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Aaron Ames '01 cultivated his love of engineering and math at St. Thomas. He now leads a robotics lab at Caltech, which is at the forefront of creating robots that mimic human walking.
Bob Klanderud's talk was part six of eight of the Encountering Religious and Cultural Traditions series being hosted by the Jay Phillips Center for Interfaith Learning.
Peace engineering helps students develop skill sets to look at engineering projects from an intersectional perspective and to provide new, creative solutions.
Lynsey Addario is an American photojournalist who has covered conflicts in Iraq, Afghanistan, Darfur, Republic of the Congo and Haiti.
The event, which explored racial discrimination and its impact on housing stability, was hosted by the Catholic Charities Advocacy Team and the University of St. Thomas Center for Common Good.
The Envision program through the St. Thomas Career Development Center showed students the many ways a liberal arts degree can help them be successful after graduation.
Beginning in February 2018, all current St. Thomas employees are required to participate in “Not Anymore.”
Monsignor Martin Schlag, JD, S.T.D., discusses the John A. Ryan Institute for Catholic Social Thought, where he is the new director as of this fall.
In the Lemonade Stand Class, students launch their own business and learn from the experience. Two business that came out of fall semester are a universal water bottle holder and a clever shelf for residence hall rooms.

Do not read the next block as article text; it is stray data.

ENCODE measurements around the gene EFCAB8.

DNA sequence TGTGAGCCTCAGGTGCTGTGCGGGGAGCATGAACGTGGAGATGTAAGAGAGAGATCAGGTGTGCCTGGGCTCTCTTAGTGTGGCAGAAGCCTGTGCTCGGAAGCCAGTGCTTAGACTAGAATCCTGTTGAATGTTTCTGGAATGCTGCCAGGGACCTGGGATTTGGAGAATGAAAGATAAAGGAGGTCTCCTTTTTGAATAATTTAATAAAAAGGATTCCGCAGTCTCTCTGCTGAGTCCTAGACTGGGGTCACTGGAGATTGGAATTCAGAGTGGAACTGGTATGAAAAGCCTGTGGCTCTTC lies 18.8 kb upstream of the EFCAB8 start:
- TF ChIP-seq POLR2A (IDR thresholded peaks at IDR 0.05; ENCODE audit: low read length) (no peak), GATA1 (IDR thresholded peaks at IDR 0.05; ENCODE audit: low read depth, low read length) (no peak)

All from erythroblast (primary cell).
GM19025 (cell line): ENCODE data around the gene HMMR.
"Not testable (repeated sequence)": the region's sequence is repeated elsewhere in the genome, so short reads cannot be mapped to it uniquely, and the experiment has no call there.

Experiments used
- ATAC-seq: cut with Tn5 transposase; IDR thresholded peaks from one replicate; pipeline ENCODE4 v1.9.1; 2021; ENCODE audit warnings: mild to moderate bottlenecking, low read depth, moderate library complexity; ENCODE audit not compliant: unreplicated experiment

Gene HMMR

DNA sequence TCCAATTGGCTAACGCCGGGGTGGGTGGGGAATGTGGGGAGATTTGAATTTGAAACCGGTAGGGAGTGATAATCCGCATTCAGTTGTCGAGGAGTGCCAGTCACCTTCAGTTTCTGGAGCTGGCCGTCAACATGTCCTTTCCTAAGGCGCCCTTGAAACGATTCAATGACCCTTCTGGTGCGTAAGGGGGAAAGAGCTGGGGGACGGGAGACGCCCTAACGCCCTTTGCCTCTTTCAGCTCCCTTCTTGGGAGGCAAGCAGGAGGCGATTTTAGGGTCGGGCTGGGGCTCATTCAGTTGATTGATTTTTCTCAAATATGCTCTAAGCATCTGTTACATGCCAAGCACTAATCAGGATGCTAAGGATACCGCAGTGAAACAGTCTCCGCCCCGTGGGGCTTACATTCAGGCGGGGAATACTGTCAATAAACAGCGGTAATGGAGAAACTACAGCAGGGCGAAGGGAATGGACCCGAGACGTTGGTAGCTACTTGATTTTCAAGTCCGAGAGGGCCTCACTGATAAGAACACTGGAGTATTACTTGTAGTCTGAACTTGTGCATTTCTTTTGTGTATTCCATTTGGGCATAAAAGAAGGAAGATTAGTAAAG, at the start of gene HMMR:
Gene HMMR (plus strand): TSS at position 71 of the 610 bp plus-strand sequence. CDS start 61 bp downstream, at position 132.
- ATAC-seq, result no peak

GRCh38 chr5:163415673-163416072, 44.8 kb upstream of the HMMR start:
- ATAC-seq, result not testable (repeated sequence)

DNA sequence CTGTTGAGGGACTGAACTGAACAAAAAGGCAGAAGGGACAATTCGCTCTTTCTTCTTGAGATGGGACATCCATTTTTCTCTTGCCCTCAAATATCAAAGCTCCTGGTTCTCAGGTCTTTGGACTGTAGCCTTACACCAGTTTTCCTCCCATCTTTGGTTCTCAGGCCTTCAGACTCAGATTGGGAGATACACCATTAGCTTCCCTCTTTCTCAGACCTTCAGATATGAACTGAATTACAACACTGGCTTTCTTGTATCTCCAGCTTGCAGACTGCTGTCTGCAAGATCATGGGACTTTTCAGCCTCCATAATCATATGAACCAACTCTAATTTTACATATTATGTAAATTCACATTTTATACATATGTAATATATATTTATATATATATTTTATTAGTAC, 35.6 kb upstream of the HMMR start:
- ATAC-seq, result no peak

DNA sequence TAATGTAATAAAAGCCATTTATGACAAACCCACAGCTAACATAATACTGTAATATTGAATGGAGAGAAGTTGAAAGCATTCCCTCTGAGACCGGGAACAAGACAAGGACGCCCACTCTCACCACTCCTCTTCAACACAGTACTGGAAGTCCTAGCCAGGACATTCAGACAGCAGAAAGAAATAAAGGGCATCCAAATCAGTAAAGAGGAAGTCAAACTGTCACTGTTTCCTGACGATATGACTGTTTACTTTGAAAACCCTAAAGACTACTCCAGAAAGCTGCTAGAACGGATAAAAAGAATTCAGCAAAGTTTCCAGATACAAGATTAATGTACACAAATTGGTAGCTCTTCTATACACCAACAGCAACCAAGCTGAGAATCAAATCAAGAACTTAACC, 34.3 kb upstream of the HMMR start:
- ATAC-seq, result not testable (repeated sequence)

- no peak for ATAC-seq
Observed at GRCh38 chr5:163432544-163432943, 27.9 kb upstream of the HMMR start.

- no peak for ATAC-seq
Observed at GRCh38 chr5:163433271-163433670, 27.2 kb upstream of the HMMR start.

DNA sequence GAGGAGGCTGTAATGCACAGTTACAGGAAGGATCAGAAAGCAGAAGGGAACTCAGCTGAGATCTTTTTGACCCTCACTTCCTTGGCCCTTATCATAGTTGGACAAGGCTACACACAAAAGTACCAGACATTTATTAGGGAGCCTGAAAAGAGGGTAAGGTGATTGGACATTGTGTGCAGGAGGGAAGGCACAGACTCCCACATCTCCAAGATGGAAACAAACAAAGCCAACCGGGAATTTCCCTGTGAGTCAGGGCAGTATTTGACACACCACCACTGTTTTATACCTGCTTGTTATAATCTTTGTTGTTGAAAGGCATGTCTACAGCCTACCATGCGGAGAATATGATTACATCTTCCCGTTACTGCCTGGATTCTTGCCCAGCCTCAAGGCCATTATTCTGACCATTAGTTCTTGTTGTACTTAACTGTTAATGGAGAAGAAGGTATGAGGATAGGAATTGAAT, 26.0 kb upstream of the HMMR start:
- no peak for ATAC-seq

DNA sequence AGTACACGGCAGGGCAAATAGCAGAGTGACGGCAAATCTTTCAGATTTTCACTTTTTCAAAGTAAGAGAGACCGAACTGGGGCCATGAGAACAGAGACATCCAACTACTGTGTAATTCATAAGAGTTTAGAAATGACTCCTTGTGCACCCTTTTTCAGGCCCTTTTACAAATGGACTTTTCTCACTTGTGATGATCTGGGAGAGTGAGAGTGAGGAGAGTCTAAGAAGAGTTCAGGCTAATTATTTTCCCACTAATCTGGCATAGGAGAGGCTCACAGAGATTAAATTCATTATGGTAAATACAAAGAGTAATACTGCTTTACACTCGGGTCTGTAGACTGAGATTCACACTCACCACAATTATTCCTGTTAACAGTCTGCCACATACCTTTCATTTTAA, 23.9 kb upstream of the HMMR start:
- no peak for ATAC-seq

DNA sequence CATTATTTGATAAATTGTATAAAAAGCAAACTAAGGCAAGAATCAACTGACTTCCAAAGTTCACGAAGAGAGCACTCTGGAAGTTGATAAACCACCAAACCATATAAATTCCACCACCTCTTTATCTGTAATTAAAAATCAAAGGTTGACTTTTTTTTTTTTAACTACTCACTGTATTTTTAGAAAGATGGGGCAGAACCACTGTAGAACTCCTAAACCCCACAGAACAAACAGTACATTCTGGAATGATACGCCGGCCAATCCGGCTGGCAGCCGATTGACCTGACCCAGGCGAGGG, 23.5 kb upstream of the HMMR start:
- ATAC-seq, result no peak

The four female graduates of the Crotty family are among a series of stories on alumane the Newsroom will feature this year as we celebrate 40 years of coeducation.
Geography and environmental studies students Alice Ready and Emma Rinn are experimenting with how drone imagery can support the work of The Nature Conservancy.
Roy Martin '79 is one of the founders of MicroOptx, a medical device company working to halt the progression of glaucoma.
Bryant Smith, communications specialist, author and workshop leader, led a conversation on examining the N-word to a standing-room-only crowd in the Anderson Student Center on Wednesday, Nov. 8.
noonartsound is an interdisciplinary program that helps participants understand the humanities by examining them in social historical context.
Alex French '11 is one of the founders of Bizzy Coffee, a product intended to provide convenient and healthy energy.
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Enzo Vinholi's business, Like It Was Yesterday, allows mobility-limited seniors to visit beloved places of the past.
This week's professional notes include Jean Bongila, Jay Ebben, Hans Gustafson, Mike Klein, Avinash Malshe, Manjeet Rege, and Christian D. Washburn; staff Damon Shoholm; and student Dan Yarmoluk
Jack Queenan started doing chemistry research on diabetes with Lisa Prevette while still in high school. This fall, he will start his first official year as a Tommie.
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Deans Robert Vischer and Yohuru Williams discussed whether Confederate monuments should be brought down across the United States.